The coronavirus-obesity link examined

Overweight Covid-19 patients disproportionately likely to be admitted to intensive care

An overweight man eating junk food
(Image credit: Sean Gallup/Getty Images)

Obesity may play a significant factor in the severity of coronavirus symptoms, new research suggests.

The possible link is particularly worrying for nations with overweight populations such as the UK, which is the sixth most obese country on Earth, according to the Organisation for Economic Co-operation and Development (OECD).

What is the evidence?

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Scientists from Edinburgh and Liverpool universities and Imperial College London have analysed data from 15,100 coronavirus patients across the UK to draw up a profile of how the virus “exploits” age, sex and underlying health conditions.

The research findings suggest that one of the most important risk factors is being overweight.

Study co-leader Peter Openshaw, a professor of experimental medicine at the London university, say that while the exact reasons for the link remain unclear, a likely explanation is that overweight patients experience greater inflammation of adipose tissue - the fatty layer under the skin and around internal organs.

This contributes to an “enhanced ‘cytokine storm’ - the immune reaction in which too many cytokine proteins enter the bloodstream too quickly - which can be life-threatening”, The Telegraph reports.

Openshaw suggests that obese patients may also “find it more difficult to breathe when in bed because the stomach and fatty layers can push against the diaphragm and ribcage, preventing them obtaining a deep breath”.

“Another possibility is simply that overweight people are regularly in contact with medical services and so are more likely to be admitted to hospital,” he added.

The obesity risk theory is supported by research from the US Centers for Disease Control and Prevention (CDC) which found that people with heart disease and diabetes - both obesity-related conditions - are at higher risk of coronavirus complications, according to the World Obesity Federation.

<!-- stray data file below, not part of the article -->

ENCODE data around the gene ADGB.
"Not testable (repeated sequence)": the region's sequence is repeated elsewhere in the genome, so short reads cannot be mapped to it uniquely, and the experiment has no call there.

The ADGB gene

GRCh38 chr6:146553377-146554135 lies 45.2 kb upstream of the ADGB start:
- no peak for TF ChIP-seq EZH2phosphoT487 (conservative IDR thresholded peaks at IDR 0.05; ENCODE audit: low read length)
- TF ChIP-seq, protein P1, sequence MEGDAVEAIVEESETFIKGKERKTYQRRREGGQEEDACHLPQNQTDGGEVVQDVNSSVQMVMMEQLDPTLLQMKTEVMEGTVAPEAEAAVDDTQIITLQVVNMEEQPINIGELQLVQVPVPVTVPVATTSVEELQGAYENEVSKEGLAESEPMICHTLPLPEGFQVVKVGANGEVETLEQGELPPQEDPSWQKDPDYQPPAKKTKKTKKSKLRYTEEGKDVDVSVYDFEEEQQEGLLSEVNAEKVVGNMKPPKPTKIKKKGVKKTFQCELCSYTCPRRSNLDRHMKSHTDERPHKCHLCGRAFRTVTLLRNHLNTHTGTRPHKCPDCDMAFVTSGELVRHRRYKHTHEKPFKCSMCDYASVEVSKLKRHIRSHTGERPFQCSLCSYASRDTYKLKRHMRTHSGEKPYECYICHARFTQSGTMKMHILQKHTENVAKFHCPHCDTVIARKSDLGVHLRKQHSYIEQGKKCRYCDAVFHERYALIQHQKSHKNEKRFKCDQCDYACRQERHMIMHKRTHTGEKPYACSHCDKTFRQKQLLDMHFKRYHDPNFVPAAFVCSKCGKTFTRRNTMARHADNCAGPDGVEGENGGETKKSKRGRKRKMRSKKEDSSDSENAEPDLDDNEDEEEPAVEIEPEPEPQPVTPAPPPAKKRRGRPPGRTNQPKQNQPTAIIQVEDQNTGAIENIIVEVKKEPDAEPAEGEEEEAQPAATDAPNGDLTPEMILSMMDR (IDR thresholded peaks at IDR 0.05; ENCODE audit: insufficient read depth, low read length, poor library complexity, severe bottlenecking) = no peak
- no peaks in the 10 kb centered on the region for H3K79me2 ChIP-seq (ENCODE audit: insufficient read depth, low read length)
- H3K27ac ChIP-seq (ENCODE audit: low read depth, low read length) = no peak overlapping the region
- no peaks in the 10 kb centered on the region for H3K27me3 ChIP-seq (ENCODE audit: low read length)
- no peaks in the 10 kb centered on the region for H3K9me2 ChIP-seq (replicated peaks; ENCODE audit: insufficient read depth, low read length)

The analysis by the US national public health institute revealed that overall, 48% of patients hospitalised with Covid-19 symptoms for whom BMI data was available were in the “obese” category.

Meanwhile, Wired points to two further preliminary reports released this month that highlight higher BMI as a crucial coronavirus risk factor.

A study by French researchers revealed that patients with a BMI of 35 and above were at higher risk of needing to be put on a ventilator.

And an analysis by experts at New York University’s School of Medicine that was outlined in a letter to the editor of the Clinical Infectious Diseases journal indicates that people aged under 60 who are infected with the new coronavirus and have a BMI of 30 or above are at higher risk for hospitalisation and intensive-care admission than their slimmer peers.

Should Britons be worried?

Unlike some other coronavirus-hit countries, Britain has high rates of obesity.

According to the Health Survey for England 2018, more than half of UK adults (56%) are at increased, high or very high risk of chronic disease as a result of their waist circumference and BMI.

Commenting on the coronavirus outbreak, which originated in the Chinese city of Wuhan, Imperial College London professor Openshaw said: “It may be that being overweight is a risk factor which didn’t come out in early studies in China because fewer people are overweight there.”

The Telegraph’s Alexandra Phillips contrasts the coronavirus death rate in the UK with that in South Korea, where both Covid-19 fatalities and obesity levels are far lower.

“Approximately only one in eight Brits are metabolically healthy,” Phillips says. “The government’s own statistics say obesity causes over 30,000 deaths each year, cuts an average nine years off life and makes an individual more than twice as likely to develop high blood pressure and five times more likely to develop type 2 diabetes.”

And data from the first 2,204 Covid-19 intensive care unit (ICU) admissions in the UK shows that 73% of the patients were overweight or obese.

However, while obesity poses a considerable problem in the UK, the crisis is even greater in the US.

“Some 42% of American adults - nearly 80 million people - live with obesity. That is a prevalence rate far exceeding those of other countries hit hard by the coronavirus, like China and Italy,” says The New York Times.

Dr Roy Gulick, chief of infectious diseases at Cornell University’s Weill Cornell Medicine institution, told the newspaper that “if obesity does turn out to be an important risk factor for younger people” infected with the new coronavirus, “that will be of great concern”.

“We may see a lot more younger people being hospitalised,” he added.

France’s chief epidemiologist, Professor Jean-Francois Delfraissy, has issued a similar warning.

“Those who are overweight really need to be careful,” Delfraissy said during a radio interview earlier this month. “That is why we’re worried about our friends in America.”

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